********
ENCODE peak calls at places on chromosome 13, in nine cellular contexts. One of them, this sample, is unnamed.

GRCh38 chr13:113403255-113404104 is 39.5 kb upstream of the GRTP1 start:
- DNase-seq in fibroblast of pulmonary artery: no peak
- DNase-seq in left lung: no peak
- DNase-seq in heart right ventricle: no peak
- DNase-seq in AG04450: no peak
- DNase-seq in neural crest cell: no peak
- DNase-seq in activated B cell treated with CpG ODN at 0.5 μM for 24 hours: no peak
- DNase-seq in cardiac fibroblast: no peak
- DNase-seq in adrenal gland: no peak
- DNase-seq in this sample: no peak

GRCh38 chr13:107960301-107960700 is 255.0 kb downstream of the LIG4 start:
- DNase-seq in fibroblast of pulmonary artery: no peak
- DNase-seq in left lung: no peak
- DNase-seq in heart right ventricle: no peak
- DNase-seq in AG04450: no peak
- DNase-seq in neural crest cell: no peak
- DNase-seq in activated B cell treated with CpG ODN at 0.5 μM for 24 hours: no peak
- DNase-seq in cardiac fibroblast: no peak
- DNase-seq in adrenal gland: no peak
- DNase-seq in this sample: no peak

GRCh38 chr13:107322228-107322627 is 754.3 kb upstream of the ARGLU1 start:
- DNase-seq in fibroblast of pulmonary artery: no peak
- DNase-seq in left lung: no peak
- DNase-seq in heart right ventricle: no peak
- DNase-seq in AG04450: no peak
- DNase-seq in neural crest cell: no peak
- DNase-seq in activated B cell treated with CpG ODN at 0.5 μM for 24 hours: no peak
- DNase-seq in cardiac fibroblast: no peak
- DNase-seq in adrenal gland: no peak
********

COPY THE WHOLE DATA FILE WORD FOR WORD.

ENCODE peak calls at places on chromosome 13, in nine cellular contexts. One of them, this sample, is unnamed.

GRCh38 chr13:113403255-113404104 is 39.5 kb upstream of the GRTP1 start:
- DNase-seq in fibroblast of pulmonary artery: no peak
- DNase-seq in left lung: no peak
- DNase-seq in heart right ventricle: no peak
- DNase-seq in AG04450: no peak
- DNase-seq in neural crest cell: no peak
- DNase-seq in activated B cell treated with CpG ODN at 0.5 μM for 24 hours: no peak
- DNase-seq in cardiac fibroblast: no peak
- DNase-seq in adrenal gland: no peak
- DNase-seq in this sample: no peak

GRCh38 chr13:107960301-107960700 is 255.0 kb downstream of the LIG4 start:
- DNase-seq in fibroblast of pulmonary artery: no peak
- DNase-seq in left lung: no peak
- DNase-seq in heart right ventricle: no peak
- DNase-seq in AG04450: no peak
- DNase-seq in neural crest cell: no peak
- DNase-seq in activated B cell treated with CpG ODN at 0.5 μM for 24 hours: no peak
- DNase-seq in cardiac fibroblast: no peak
- DNase-seq in adrenal gland: no peak
- DNase-seq in this sample: no peak

GRCh38 chr13:107322228-107322627 is 754.3 kb upstream of the ARGLU1 start:
- DNase-seq in fibroblast of pulmonary artery: no peak
- DNase-seq in left lung: no peak
- DNase-seq in heart right ventricle: no peak
- DNase-seq in AG04450: no peak
- DNase-seq in neural crest cell: no peak
- DNase-seq in activated B cell treated with CpG ODN at 0.5 μM for 24 hours: no peak
- DNase-seq in cardiac fibroblast: no peak
- DNase-seq in adrenal gland: no peak